C++: const virtual and virtual

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This just bit me in the ass. I thought flagging a method in a class with the 'const' keyword was just that: a flag. It's not. It's an entirely new function. For example, these two methods have different signatures:

class thing {
virtual foo();
virtual foo() const;
};

If you have a child class that overrides the parent, you will NOT get a friendly compiler warning if the const's don't line up. Boy, did this introduce interesting bugs into my code...

class mything {
virtual foo() const;
};

class myotherthing : public mything {
foo();
};

The parent was getting called instead of the child. Took me half an hour to figure out what was going on. Pesty const! I'll never use you again! I thought you were my friend...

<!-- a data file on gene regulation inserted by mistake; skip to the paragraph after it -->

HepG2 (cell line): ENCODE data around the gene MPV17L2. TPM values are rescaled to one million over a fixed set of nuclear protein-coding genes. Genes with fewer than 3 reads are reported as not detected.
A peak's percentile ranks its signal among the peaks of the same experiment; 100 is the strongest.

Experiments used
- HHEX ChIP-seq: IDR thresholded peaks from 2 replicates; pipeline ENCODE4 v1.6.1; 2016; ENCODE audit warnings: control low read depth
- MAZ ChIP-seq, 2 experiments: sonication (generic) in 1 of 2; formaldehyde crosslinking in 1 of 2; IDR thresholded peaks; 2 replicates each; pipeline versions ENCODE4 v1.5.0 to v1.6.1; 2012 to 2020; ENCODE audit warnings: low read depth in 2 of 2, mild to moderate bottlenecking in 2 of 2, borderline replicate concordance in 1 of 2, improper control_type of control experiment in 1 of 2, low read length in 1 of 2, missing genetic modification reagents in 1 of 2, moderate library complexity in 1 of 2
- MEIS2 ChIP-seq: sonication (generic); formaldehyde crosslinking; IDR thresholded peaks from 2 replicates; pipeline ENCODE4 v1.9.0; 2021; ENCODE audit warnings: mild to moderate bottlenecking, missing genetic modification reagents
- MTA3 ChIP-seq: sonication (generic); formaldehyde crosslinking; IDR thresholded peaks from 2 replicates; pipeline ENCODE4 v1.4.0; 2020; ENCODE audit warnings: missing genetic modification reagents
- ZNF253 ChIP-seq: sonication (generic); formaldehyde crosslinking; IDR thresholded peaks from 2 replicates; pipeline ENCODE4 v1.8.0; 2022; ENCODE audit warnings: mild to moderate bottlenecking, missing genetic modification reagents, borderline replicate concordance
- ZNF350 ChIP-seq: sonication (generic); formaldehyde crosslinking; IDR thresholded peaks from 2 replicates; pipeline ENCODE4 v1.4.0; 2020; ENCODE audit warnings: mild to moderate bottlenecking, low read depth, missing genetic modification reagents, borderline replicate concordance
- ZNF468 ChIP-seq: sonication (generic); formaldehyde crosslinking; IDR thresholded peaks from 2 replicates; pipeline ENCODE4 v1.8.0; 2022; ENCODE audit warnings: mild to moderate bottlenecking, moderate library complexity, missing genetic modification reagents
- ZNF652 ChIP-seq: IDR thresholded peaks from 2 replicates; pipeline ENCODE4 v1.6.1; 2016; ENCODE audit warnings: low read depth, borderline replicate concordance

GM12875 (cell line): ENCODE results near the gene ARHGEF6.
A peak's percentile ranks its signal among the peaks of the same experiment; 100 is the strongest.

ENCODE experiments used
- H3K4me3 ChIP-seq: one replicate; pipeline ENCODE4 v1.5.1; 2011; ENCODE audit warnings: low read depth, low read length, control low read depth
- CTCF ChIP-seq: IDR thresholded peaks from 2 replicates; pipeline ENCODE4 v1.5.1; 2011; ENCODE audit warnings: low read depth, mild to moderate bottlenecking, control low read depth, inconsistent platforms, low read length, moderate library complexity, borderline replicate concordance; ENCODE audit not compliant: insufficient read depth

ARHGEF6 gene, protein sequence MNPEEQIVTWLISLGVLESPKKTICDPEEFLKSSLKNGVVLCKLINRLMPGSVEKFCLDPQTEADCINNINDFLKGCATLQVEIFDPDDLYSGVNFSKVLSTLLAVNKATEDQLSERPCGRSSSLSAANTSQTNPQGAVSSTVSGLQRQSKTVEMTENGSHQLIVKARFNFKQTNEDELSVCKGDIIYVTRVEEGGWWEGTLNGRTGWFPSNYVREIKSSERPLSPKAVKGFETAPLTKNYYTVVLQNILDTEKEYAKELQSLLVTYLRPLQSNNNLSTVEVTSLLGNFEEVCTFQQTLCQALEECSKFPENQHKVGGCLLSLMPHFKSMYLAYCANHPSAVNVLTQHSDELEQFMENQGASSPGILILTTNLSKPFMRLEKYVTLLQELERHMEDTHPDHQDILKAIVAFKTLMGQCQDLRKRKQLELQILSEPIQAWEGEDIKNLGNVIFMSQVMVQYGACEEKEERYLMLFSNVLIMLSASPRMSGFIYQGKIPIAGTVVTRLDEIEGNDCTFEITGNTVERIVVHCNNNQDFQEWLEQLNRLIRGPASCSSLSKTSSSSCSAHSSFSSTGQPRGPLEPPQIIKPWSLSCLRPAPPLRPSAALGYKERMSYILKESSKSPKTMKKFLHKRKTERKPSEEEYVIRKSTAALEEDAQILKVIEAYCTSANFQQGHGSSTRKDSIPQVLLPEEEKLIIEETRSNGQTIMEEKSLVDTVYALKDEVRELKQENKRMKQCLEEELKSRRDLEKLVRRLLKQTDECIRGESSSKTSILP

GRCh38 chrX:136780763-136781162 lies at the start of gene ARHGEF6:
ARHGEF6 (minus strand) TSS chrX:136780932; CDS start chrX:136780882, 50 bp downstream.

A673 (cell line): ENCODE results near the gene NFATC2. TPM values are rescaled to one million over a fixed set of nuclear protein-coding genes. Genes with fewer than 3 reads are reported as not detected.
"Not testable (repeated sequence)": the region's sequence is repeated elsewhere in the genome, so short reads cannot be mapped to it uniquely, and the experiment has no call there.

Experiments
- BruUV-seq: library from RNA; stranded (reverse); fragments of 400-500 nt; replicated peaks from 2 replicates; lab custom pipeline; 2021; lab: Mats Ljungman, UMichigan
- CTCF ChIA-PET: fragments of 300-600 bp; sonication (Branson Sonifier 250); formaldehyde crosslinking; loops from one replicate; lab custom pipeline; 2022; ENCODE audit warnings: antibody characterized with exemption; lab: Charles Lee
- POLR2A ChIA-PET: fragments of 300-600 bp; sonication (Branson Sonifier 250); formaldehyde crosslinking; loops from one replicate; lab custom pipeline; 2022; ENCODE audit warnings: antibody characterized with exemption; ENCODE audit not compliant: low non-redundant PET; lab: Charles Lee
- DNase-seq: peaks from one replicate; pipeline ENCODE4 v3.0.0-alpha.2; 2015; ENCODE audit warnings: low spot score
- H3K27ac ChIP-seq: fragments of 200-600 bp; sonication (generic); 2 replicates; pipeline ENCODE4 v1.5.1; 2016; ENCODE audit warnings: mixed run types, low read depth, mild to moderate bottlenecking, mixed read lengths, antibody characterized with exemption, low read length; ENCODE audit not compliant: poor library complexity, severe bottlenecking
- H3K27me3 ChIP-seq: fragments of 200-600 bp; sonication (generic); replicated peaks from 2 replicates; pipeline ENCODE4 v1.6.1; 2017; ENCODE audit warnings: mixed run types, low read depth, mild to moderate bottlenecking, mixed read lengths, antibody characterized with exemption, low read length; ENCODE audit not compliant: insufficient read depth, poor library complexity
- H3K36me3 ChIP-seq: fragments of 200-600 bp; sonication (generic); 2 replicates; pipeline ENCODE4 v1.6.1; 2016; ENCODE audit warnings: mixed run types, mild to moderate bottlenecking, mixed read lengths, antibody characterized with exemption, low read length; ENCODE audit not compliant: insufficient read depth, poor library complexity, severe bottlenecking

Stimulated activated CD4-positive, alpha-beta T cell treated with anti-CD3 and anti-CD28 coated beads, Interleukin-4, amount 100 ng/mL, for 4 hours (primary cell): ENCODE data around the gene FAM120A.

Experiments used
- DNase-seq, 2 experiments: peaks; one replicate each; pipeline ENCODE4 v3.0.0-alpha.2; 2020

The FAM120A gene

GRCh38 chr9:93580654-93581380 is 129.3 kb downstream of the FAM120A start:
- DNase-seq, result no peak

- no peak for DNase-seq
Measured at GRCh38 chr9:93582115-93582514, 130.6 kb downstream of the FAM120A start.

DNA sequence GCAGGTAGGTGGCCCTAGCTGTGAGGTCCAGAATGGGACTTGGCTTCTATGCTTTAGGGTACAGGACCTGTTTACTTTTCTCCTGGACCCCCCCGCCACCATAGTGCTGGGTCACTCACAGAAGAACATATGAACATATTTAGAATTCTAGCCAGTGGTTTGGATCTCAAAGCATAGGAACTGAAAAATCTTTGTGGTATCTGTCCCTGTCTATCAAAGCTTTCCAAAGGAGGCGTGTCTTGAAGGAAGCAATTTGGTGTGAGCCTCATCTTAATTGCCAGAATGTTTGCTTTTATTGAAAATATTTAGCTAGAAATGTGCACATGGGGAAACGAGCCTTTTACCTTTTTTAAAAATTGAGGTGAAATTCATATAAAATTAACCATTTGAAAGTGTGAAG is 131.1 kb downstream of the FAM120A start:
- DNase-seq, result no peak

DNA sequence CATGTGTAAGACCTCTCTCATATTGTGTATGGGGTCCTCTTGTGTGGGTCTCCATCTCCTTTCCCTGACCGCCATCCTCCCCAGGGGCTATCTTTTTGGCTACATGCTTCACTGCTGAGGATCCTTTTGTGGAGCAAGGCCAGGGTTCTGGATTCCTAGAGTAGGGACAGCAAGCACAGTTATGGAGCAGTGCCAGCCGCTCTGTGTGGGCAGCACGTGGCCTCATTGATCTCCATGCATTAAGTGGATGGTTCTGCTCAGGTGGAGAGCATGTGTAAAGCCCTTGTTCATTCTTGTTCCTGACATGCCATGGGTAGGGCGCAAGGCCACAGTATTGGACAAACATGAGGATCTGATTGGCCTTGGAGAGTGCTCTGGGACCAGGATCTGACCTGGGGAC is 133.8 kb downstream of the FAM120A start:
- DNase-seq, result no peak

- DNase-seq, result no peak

So.... If you have two functions foo(), and one's const and the other is not, which one gets used when you make a call to foo()? Ahhhh?!??!

UPDATE: Hey I figured it out, this is actually in Effective C++ by Scott Meyers. When you are working with an object that is const, such as one that you got via a pass-by-const-reference, then the const version of the method will be invoked. Otherwise, the non-const version will be invoked. Assuming they both exist. If neither exist then whichever one does exist is the one that will be used.

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This page contains a single entry by Robert W. Rose published on June 16, 2005 10:50 PM.

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